My first, fleeting thought was to wonder if Obama really wanted to be a doctor instead of a lawyer, but I know that’s not the case. Obama is a man of words, not deeds, and his use of surgical metaphors is no accident. We’ve been conditioned to trust what surgeons tell us — especially to trust in their skill — and the Obama Administration wants that same level of trust. But while we must trust a surgeon during surgery, we should have more input when it comes to the way the government spends our money and makes decisions that affect our lives.

Finally, now that we know Obama “will never hide the truth because it’s uncomfortable,” I trust he will agree to VP Dick Cheney’s request that Obama release the memos showing “the information that, Cheney says, those [enhanced] interrogations successfully helped prevent another attack on the homeland since 9/11.”

If he wants, we can call it informed consent.

— DRJ

Miss California defended by… Michael Kinsley?

Filed under: General — Karl @ 8:04 am

[Posted by Karl]

From the Left, fmr. Crossfire host Michael Kinsley schools his progressive pals:

Miss California’s views on gay marriage have nothing to do with her qualifications for the job and shouldn’t disqualify her for it.

This is really Liberalism 101, and it’s amazing that so many liberals don’t get it. Yes, yes, the Bill of Rights protects individuals against oppression by the government, not by other private individuals or organizations. But the values and logic behind our constitutional rights don’t disappear when the oppressor is in the private sector. They may not have the force of law in that situation, but they ought to have the force of understanding and of habit. The logic behind freedom of speech is that “bad” speech does not need to be suppressed as long as “good” speech is free to counter it. Or at least that letting the good and bad do battle is more likely to allow the good speech to triumph than giving anyone the power to choose between them. Congratulations to Donald Trump for making the right decision in this case. But we can’t count on every employer to be as sensitive and understanding as The Donald.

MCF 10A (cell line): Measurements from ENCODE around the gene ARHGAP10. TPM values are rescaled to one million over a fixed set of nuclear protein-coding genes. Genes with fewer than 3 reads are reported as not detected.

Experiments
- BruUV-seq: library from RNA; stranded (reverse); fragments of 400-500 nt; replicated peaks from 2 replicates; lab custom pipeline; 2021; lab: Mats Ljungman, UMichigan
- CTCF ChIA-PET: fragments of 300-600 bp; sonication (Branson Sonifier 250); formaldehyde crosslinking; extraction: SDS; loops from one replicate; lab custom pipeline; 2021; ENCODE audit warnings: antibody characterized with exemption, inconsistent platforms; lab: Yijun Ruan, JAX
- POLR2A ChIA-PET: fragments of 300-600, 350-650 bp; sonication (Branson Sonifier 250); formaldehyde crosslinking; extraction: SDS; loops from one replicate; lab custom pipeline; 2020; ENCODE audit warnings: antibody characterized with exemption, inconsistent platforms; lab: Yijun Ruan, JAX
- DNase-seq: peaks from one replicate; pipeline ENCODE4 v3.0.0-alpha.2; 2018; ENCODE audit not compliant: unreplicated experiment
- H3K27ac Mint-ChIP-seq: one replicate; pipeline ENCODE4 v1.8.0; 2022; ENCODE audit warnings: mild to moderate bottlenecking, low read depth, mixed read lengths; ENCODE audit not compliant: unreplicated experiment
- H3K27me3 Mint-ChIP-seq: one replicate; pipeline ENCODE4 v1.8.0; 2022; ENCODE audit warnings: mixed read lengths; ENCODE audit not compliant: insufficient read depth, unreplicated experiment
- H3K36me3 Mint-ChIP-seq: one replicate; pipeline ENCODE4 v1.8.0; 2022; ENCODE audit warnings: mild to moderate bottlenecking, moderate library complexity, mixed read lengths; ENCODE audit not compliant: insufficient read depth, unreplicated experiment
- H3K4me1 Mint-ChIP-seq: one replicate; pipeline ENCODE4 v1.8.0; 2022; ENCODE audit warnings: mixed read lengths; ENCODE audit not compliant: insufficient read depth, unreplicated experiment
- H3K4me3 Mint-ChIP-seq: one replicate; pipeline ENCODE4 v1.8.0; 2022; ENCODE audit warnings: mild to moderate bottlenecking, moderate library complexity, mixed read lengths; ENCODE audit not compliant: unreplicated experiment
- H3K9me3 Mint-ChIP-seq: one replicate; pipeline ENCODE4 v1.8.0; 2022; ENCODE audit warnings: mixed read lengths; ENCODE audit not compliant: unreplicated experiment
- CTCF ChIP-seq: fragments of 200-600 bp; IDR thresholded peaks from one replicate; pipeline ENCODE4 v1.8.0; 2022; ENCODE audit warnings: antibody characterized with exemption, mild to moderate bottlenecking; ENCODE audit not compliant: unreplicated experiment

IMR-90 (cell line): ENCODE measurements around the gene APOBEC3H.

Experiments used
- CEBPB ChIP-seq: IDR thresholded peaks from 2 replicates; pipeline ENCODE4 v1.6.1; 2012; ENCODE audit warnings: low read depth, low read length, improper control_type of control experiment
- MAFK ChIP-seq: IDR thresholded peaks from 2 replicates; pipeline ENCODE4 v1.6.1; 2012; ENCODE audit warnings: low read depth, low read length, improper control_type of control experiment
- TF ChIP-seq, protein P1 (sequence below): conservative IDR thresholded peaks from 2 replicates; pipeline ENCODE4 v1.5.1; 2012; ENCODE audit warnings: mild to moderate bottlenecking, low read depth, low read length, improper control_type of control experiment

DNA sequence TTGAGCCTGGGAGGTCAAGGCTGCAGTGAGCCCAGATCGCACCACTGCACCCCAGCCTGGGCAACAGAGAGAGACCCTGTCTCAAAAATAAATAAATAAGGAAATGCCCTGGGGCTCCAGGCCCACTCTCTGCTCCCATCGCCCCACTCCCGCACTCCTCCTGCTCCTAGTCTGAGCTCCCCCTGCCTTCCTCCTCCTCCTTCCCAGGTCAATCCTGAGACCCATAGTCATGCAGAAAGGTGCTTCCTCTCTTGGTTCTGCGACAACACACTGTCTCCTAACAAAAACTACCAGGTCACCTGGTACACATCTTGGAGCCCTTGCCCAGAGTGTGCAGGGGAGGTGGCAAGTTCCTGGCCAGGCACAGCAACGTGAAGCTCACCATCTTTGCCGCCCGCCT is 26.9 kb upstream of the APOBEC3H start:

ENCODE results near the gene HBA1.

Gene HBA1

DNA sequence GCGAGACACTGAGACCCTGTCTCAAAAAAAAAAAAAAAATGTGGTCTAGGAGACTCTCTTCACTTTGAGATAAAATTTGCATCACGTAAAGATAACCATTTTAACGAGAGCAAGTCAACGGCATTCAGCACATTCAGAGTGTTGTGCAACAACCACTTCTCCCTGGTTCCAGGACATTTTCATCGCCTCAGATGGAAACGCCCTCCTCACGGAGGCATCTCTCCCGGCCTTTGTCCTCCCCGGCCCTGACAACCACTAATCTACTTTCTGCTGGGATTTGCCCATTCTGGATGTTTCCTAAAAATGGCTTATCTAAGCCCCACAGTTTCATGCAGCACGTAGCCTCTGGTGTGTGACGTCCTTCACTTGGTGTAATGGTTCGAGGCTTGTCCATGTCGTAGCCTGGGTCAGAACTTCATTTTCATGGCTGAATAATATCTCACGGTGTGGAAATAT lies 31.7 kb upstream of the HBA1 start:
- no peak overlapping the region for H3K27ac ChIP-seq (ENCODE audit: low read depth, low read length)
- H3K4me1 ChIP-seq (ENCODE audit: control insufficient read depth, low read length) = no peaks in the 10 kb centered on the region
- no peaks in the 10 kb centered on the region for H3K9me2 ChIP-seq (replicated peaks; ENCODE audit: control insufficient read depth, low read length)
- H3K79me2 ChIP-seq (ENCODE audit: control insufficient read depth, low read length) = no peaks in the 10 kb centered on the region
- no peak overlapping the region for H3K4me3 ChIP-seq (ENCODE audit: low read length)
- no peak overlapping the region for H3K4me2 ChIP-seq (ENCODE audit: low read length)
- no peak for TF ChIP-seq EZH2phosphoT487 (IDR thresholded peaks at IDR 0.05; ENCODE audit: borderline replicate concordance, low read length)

As Carrie Prejean (and her family) continue to come under attack by Tinseltown’s tabloid media, Kinsley aptly reminds Hollywood “liberals” that the blacklist destroyed people’s careers over their beliefs. Though Kinsley does not specifically mention it, the blacklist was a creation of the MPAA, acting without direct governmental coercion.

Kinsley also misses that freedom of religion is a related subtext to Prejean’s case, and to the gay marriage issue generally. The passage of California Proposition 8, which reaffirmed the traditional definition of marriage, prompted gay marriage activists to launch a wide-ranging “Mormon boycott” that conveniently excluded other demographics (blacks, latinos, etc.) that supported Prop. 8. Hollywood heavy Tom Hanks ended up apologizing after calling Mormons “un-American” for supporting the proposition.

Indeed, earlier this week, a bill legalizing gay marriage failed in New Hampshire because the state’s House of Representatives objected to language in the bill that would have allowed religious groups to decline to participate in gay marriage ceremonies. While Kinsley was correct to note that the Bill of Rights protects individuals only against oppression by the government, people of faith are already getting a look at how fast supposed “liberals” want to slide down that slippery slope.

–Karl